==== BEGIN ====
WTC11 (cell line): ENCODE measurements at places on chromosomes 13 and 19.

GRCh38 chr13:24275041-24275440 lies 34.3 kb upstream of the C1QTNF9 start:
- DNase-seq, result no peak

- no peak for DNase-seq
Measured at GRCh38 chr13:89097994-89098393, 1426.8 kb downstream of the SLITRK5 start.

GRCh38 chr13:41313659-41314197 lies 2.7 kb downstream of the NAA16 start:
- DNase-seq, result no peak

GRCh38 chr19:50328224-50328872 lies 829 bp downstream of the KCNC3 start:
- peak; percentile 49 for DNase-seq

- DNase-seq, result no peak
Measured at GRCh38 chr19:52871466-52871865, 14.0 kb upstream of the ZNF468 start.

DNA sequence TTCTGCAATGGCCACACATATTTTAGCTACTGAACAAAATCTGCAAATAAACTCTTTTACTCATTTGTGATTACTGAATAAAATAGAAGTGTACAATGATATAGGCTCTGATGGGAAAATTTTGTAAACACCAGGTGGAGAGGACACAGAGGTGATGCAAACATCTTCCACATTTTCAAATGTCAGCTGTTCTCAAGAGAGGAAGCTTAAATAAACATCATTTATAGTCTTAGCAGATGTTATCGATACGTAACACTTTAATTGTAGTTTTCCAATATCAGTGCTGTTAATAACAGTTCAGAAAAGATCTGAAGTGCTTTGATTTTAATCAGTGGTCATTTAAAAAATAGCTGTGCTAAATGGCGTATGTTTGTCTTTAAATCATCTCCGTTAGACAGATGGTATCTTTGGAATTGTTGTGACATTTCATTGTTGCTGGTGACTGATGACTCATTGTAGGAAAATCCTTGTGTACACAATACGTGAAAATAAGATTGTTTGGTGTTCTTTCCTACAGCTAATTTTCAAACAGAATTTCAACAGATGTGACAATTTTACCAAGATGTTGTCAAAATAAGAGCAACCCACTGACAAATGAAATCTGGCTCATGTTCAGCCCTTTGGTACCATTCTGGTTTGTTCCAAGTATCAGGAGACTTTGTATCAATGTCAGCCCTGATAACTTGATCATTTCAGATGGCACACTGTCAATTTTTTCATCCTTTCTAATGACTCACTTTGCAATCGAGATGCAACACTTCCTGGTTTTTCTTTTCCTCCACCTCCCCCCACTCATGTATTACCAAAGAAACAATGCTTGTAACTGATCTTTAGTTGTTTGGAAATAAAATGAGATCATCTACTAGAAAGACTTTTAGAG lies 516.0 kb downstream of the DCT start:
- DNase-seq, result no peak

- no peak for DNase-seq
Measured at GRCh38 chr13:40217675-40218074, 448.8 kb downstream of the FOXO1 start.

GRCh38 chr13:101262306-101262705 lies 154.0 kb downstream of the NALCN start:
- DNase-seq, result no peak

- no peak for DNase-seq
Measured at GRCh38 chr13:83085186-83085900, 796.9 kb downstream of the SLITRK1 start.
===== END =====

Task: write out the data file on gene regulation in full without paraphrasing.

WTC11 (cell line): ENCODE measurements at places on chromosomes 13 and 19.

GRCh38 chr13:24275041-24275440 lies 34.3 kb upstream of the C1QTNF9 start:
- DNase-seq, result no peak

- no peak for DNase-seq
Measured at GRCh38 chr13:89097994-89098393, 1426.8 kb downstream of the SLITRK5 start.

GRCh38 chr13:41313659-41314197 lies 2.7 kb downstream of the NAA16 start:
- DNase-seq, result no peak

GRCh38 chr19:50328224-50328872 lies 829 bp downstream of the KCNC3 start:
- peak; percentile 49 for DNase-seq

- DNase-seq, result no peak
Measured at GRCh38 chr19:52871466-52871865, 14.0 kb upstream of the ZNF468 start.

DNA sequence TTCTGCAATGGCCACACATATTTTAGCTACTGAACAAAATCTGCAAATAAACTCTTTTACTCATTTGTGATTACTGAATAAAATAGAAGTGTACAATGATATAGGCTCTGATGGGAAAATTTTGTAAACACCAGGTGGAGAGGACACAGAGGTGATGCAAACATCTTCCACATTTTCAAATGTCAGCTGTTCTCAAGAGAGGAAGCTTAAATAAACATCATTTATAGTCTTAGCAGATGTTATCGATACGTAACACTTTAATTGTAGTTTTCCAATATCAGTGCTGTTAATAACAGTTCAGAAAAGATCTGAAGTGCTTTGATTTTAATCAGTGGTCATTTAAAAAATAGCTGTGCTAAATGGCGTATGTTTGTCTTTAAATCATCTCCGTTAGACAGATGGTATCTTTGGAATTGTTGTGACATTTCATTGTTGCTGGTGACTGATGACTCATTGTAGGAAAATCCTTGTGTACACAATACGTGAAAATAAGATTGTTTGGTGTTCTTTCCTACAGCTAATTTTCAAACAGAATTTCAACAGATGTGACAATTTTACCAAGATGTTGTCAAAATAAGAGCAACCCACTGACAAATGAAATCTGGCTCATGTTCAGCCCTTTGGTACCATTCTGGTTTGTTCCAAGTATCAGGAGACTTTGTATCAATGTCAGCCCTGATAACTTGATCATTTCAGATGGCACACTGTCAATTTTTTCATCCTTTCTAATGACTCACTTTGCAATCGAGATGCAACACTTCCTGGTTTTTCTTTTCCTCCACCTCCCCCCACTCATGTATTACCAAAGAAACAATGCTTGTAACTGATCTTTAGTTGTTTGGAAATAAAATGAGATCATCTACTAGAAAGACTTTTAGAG lies 516.0 kb downstream of the DCT start:
- DNase-seq, result no peak

- no peak for DNase-seq
Measured at GRCh38 chr13:40217675-40218074, 448.8 kb downstream of the FOXO1 start.

GRCh38 chr13:101262306-101262705 lies 154.0 kb downstream of the NALCN start:
- DNase-seq, result no peak

- no peak for DNase-seq
Measured at GRCh38 chr13:83085186-83085900, 796.9 kb downstream of the SLITRK1 start.